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Title

Characterization of corrosion products on a copper-containing intrauterine device during storage at room temperature

AuthorsBastidas Rull, José María; Simancas Peco, Joaquín
Issue Date1997
PublisherElsevier
CitationBiomaterials 18: 247-250 (1997)
AbstractThis paper studies the characterization of corrosion products formed on corroded and uncorroded copper-containing intrauterine devices stored at room temperature for a period of 30 months. The experimental techniques used were X-ray photo-electron spectroscopy and Auger electron spectroscopy. The compounds found were cuprite (Cu2O) and tenorite (CuO). The latter was the main compound formed on corroded samples, forming thin tarnish films. | This paper studies the characterization of corrosion products formed on corroded and uncorroded copper-containing intrauterine devices stored at room temperature for a period of 30 months. The experimental techniques used were X-ray photo-electron spectroscopy and Auger electron spectroscopy. The compounds found were cuprite (Cu2O) and tenorite (CuO). The latter was the main compound formed on corroded samples, forming thin tarnish films. | Metallurgists in Madrid, Spain, conducted a study to identify the corrosion products formed on the copper (dimensions = 4.5 mm x 4 mm; thickness = 0.4 mm) of TCu 380 IUDs during storage at room temperature for 30 months. They placed the IUD in a sealed bag and sterilized it with ethylene oxide at 40 degrees Celsius and a relative humidity of 35%. The researchers used the experimental techniques of X-ray photoelectron spectroscopy and Auger electron spectroscopy to characterize the copper surfaces and the approximate element composition of the surface as a function of depth. They compared an uncorroded copper- containing IUD of red color with a corroded copper- containing IUD of brown color. The techniques revealed that copper cuprite (Cu2O) formed the inner layer and that tenorite (CuO) formed the outermost layer. CuO was the main compound (about 73%). Cu2O accounted for the red color on the uncorroded copper samples, while CuO accounted for the brown color on the corroded copper samples. CuO obstructs the diffusion of copper ions, which may reduce the effectiveness of a corroded copper IUD. During storage, copper-containing IUDs should be stored in completely sealed bags and under appropriate conditions of temperature and relative humidity to prevent copper corrosion.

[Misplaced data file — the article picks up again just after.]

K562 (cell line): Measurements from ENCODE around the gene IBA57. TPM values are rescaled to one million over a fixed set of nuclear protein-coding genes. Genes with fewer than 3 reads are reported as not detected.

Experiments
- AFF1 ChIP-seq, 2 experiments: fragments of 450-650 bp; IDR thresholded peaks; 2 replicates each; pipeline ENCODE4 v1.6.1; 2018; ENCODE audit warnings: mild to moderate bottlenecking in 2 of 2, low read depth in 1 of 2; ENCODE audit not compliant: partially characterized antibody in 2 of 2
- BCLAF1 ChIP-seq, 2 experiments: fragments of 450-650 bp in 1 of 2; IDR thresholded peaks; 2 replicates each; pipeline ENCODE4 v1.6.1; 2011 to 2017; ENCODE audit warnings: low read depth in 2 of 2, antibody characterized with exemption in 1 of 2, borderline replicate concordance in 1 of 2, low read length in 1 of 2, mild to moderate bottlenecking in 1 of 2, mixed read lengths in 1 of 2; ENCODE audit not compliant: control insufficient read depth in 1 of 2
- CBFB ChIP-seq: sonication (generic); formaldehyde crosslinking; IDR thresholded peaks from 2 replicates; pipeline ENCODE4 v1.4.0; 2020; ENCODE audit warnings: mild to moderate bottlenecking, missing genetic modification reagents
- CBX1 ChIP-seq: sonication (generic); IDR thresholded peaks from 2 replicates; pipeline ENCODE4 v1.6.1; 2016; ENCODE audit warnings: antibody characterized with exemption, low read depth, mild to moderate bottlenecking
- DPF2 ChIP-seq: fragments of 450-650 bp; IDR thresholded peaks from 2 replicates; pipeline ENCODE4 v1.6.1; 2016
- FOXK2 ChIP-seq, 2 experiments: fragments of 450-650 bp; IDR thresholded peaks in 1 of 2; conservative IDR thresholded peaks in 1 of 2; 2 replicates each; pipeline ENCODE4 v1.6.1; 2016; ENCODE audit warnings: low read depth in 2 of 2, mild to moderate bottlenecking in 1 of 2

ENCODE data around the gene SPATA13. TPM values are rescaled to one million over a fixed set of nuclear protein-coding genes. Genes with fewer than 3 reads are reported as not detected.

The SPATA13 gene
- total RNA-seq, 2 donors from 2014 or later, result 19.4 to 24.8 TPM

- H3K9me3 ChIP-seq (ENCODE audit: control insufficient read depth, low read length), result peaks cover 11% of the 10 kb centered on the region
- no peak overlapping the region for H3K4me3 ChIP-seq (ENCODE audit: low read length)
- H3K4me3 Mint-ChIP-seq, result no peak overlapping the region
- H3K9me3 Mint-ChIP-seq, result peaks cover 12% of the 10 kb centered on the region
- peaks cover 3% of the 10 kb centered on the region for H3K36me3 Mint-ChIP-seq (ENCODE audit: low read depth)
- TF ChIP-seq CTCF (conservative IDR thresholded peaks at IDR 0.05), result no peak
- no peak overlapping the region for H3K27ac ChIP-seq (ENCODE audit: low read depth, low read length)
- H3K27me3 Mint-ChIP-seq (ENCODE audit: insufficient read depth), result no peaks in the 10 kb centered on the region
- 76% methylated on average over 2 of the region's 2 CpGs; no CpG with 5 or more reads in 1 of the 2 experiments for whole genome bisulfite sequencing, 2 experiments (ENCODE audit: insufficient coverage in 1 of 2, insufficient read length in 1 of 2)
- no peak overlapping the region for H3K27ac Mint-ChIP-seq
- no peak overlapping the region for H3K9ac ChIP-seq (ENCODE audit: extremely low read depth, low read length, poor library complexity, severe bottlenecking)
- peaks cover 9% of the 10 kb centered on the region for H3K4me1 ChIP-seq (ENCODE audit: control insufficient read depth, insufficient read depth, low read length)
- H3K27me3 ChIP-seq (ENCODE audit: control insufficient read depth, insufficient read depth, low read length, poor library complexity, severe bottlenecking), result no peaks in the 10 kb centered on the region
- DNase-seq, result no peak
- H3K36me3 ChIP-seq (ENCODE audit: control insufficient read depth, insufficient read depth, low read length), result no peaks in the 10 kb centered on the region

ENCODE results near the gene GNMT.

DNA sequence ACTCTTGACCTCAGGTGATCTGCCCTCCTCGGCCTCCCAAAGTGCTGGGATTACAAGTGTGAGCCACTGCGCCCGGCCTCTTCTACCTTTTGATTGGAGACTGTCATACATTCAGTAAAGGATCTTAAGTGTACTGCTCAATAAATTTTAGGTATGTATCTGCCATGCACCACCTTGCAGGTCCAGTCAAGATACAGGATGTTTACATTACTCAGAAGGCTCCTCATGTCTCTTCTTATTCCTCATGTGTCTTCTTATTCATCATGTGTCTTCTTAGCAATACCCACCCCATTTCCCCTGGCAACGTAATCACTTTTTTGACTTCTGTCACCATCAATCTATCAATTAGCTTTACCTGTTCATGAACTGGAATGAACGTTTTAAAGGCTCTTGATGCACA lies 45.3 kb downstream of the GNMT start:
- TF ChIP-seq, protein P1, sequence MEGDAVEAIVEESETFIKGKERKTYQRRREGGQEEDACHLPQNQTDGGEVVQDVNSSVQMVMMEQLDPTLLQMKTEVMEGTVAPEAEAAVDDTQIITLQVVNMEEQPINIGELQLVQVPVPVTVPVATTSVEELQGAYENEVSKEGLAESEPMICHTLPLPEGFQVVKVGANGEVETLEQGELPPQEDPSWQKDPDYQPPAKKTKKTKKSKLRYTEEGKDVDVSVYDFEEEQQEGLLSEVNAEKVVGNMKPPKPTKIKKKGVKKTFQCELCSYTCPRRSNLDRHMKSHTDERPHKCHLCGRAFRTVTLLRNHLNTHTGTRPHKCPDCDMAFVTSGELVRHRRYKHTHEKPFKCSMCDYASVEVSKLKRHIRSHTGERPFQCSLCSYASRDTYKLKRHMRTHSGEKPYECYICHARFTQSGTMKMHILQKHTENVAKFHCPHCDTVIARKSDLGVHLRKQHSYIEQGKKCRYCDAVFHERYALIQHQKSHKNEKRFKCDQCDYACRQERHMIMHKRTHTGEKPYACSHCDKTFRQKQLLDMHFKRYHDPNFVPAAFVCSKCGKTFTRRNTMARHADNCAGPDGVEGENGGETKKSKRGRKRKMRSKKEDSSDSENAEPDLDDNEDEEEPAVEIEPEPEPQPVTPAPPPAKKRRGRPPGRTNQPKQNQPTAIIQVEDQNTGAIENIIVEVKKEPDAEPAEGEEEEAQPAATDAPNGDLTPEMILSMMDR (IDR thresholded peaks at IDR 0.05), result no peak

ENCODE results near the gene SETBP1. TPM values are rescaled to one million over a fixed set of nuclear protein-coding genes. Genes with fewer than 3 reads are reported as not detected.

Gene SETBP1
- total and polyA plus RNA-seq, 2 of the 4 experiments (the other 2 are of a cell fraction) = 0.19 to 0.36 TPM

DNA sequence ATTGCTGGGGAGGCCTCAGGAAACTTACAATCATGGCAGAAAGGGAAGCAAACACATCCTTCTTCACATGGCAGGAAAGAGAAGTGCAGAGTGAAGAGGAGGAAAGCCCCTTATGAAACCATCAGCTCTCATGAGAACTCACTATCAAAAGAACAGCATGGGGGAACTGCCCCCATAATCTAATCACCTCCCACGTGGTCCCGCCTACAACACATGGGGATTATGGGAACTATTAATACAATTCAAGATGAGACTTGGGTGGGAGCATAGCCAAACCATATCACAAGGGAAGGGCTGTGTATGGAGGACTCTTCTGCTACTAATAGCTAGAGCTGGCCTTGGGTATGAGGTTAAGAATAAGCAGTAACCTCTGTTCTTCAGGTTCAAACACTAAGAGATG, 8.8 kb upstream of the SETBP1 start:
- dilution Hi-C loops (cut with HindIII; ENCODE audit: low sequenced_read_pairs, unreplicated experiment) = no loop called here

URIhttp://hdl.handle.net/10261/76676
DOI10.1016/S0142-9612(96)00136-6
Identifiersdoi: 10.1016/S0142-9612(96)00136-6
issn: 0142-9612
Appears in Collections:(CENIM) Artículos
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